# How Is Impulse Calculated in a Baseball Pitch?

• master_333
In summary: You could just as well write FΔt = Δp. Δp is the change in momentum. So to find impulse, just use the change in momentum.In summary, the conversation discusses a problem involving a baseball being hit by a bat and the magnitude of the impulse and average force exerted by the bat on the ball. After some confusion about the direction of the impulse, it is determined that the correct approach is to use the change in momentum to find the impulse and average force. The final answer for the total impulse is 90 kg*m/s.
master_333

## Homework Statement

A 0.150-kg baseball, thrown with a speed of 40.0 m/s, is hit straight back at the pitcher with a speed of
50.0 m/s. (a) What is the magnitude of the impulse delivered by the bat to the baseball? (b) Find the magnitude of the average force exerted by the bat on the ball if the two are in contact for 2.00 * 10 ^-3 s.

## Homework Equations

I = change in momemtum

## The Attempt at a Solution

I don't know why doing it this way works out.

I = (0.150kg)(40m/s)
I = 6 kg*m/s

I = (0.150kg)(50m/s)
I = 7.5 kg*m/s

I (total) = 6 + 7.5 = 13.5 kg*m/s

Well yes you get the right answer but your approach isn't right, you made two mistakes, but it got you to the right answer :-)
Firstly label your attempt with I1 and I2
Your I1 value is perfect if you assume your positive axis towards the batsman
That being said, do you think your I2 value is right?(consider the direction)

Suraj M said:
That being said, do you think your I2 value is right?(consider the direction)
I don't see a problem there, necessarily. It depends on exactly what master_333 was thinking.
Both velocity numbers in the calculation (40m/s, 50m/s) can be read as changes in velocity measured in the batter to pitcher direction, the first to halt the ball and the second to return it. The corresponding impulses therefore have the same sign and should be added.

Sorry I took I as momentum,
So I thought ##I_2## should be negative, that's the way we were taught to do it
Sorry I was wrong,:-/

Suraj M said:
Sorry I took I as momentum,
So I thought ##I_2## should be negative, that's the way we were taught to do it
Sorry I was wrong,:-/
Yes, I is momentum.
Here are two methods, both valid. In both cases, I will take the positive direction as batter to pitcher:
1.
Initial momentum of ball = m(-40m/s)=-40m m/s.
Final momentum of ball = m(50m/s) = 50m m/s.
Change = 50m-(-40m) = 90m.

2.
Momentum needed to stop ball = 40m
Momentum needed to return stationary ball = 50m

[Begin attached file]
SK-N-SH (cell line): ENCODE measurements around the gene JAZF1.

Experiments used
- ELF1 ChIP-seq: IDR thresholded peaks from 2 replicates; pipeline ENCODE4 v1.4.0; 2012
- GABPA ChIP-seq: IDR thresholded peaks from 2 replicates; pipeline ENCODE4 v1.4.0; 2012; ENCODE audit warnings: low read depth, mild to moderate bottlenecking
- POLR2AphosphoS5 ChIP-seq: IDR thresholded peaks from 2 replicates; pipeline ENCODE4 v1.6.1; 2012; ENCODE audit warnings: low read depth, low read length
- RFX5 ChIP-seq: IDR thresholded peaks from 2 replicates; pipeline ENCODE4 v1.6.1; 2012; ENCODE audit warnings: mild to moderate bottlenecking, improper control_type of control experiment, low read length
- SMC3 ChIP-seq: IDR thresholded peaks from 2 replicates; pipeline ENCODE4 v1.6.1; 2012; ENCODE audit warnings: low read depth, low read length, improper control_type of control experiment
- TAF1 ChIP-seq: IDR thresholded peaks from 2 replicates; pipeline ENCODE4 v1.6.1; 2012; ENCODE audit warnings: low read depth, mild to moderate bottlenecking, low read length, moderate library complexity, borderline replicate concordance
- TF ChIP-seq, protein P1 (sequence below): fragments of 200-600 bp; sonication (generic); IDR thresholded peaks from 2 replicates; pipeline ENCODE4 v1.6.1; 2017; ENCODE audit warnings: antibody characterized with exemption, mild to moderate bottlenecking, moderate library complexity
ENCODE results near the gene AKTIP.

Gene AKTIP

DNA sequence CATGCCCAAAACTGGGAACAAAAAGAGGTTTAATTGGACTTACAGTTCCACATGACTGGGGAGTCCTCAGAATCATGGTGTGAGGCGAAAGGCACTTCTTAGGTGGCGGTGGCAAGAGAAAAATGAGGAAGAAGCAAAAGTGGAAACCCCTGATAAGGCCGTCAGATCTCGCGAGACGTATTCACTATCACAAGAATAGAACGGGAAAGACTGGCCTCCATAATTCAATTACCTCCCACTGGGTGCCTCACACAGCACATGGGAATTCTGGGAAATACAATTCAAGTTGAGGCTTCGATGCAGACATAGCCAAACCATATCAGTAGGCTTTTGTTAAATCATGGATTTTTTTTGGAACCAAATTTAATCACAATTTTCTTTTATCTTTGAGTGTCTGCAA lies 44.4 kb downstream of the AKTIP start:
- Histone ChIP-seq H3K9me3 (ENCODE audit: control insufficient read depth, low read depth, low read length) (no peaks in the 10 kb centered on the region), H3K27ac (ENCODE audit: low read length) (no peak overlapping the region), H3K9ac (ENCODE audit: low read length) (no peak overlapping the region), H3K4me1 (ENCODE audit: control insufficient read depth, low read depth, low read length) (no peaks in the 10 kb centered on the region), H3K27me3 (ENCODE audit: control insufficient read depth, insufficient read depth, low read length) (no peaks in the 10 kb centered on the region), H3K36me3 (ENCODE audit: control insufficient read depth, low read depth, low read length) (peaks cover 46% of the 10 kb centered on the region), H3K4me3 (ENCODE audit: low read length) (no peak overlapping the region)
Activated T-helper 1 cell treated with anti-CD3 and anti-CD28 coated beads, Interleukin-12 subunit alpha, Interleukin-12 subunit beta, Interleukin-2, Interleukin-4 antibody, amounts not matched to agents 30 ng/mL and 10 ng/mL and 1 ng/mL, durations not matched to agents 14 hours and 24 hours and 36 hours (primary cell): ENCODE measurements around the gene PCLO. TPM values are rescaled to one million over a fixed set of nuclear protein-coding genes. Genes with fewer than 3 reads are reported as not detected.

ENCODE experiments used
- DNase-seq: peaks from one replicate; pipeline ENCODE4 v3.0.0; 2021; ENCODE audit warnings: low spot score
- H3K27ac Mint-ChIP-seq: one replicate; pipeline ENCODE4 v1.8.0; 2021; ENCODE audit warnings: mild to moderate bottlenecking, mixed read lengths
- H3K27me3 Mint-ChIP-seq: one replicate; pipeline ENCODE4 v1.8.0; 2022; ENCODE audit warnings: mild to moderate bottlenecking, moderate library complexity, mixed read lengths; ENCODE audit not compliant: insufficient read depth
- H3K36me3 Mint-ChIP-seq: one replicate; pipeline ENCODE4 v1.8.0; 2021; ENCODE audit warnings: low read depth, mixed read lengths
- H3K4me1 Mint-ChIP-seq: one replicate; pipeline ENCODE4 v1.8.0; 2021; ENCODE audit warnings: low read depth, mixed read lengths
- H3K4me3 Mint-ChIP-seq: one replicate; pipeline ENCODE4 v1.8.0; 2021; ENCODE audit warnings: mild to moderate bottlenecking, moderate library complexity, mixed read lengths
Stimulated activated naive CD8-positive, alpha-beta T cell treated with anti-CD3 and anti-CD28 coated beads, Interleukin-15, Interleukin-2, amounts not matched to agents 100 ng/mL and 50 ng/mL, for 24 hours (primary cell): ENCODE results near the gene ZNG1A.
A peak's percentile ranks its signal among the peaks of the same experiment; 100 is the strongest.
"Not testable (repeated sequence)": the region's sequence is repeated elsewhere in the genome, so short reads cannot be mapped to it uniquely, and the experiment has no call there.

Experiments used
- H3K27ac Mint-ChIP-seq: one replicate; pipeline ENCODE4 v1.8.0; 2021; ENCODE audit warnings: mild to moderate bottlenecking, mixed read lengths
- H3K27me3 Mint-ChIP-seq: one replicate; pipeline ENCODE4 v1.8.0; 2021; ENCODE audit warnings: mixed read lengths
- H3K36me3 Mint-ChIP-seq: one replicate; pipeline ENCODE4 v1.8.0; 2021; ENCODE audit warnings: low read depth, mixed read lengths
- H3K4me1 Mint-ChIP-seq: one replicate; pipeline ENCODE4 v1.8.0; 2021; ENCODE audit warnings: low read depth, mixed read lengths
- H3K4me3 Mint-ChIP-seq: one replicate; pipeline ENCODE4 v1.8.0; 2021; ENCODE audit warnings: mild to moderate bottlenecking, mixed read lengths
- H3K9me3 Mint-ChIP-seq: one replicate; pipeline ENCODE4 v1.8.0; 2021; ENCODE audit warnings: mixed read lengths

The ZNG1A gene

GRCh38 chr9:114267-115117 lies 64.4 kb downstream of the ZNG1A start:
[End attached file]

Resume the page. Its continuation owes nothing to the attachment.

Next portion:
Total needed = 90m.

Since master_333 was surprised his method worked, it is unclear whether method 2 was applied or whether it was just luck.

haruspex said:
Yes, I is momentum.
Here are two methods, both valid. In both cases, I will take the positive direction as batter to pitcher:
1.
Initial momentum of ball = m(-40m/s)=-40m m/s.
Final momentum of ball = m(50m/s) = 50m m/s.
Change = 50m-(-40m) = 90m.

2.
Momentum needed to stop ball = 40m
Momentum needed to return stationary ball = 50m
Total needed = 90m.

Since master_333 was surprised his method worked, it is unclear whether method 2 was applied or whether it was just luck.

I don't understand why you did the change in momentum to get the correct answer.

master_333 said:
I don't understand why you did the change in momentum to get the correct answer.
The impulse is what changed the momentum. Impulse = change in momentum. What else would you do?

## 1. What is momentum in physics?

Momentum is a fundamental concept in physics that describes the quantity of motion an object has. It is calculated by multiplying an object's mass by its velocity.

## 2. How is momentum different from velocity?

Velocity is a measure of an object's speed and direction, while momentum also takes into account the mass of the object. Two objects with the same velocity can have different momenta if they have different masses.

## 3. How is momentum conserved in a closed system?

In a closed system, the total momentum remains constant. This means that if two objects collide, their total momentum before the collision is equal to their total momentum after the collision.

## 4. How can momentum be transferred between objects?

Momentum can be transferred between objects through collisions or interactions. In a collision, one object's momentum decreases while the other's increases. In an interaction, such as pushing or pulling, the momentum of one object is transferred to the other.

## 5. How is momentum related to force?

Force is the rate of change of an object's momentum. In other words, if a force is applied to an object, its momentum will change over time. The greater the force, the faster the object's momentum will change.

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